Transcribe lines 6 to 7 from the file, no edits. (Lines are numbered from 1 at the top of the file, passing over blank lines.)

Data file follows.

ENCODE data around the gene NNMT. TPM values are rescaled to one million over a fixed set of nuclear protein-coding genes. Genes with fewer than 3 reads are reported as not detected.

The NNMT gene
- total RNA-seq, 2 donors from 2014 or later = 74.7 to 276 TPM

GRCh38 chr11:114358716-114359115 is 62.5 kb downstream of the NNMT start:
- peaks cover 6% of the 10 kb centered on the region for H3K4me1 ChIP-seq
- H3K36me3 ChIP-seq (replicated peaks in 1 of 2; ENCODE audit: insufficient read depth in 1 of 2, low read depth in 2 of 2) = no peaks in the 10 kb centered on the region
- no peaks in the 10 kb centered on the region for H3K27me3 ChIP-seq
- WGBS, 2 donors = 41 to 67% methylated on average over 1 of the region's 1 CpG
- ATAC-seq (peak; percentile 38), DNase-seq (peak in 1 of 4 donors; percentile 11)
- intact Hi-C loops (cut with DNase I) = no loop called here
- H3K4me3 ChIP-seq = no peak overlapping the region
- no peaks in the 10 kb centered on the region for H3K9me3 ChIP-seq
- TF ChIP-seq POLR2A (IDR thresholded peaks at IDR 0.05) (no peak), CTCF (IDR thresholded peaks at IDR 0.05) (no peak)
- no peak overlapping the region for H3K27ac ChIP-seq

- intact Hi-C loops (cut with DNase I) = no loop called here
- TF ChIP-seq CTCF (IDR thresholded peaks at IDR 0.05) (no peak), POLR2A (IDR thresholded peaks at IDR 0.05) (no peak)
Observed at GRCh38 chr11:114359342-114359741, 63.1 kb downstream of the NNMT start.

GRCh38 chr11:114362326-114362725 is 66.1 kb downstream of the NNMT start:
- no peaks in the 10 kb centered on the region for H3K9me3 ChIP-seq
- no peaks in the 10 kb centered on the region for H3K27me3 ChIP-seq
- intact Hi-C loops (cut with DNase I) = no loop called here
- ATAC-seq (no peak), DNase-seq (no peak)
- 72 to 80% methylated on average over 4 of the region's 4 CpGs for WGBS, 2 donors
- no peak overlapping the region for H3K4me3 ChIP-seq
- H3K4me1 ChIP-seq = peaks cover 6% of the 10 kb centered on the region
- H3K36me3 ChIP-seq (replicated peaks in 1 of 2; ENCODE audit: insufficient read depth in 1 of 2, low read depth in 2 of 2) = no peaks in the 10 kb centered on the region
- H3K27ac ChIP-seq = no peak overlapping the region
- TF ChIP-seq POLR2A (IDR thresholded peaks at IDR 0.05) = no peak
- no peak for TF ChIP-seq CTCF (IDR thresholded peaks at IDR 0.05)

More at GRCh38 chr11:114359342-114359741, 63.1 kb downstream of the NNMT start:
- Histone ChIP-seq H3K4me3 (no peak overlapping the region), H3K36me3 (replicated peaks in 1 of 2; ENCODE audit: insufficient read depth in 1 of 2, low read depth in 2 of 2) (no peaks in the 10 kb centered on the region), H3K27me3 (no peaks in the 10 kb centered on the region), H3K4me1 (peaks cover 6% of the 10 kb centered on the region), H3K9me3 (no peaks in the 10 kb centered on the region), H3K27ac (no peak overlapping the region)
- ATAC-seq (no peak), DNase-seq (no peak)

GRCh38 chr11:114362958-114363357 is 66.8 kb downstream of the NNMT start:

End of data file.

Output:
- H3K36me3 ChIP-seq (replicated peaks in 1 of 2; ENCODE audit: insufficient read depth in 1 of 2, low read depth in 2 of 2) = no peaks in the 10 kb centered on the region
- no peaks in the 10 kb centered on the region for H3K27me3 ChIP-seq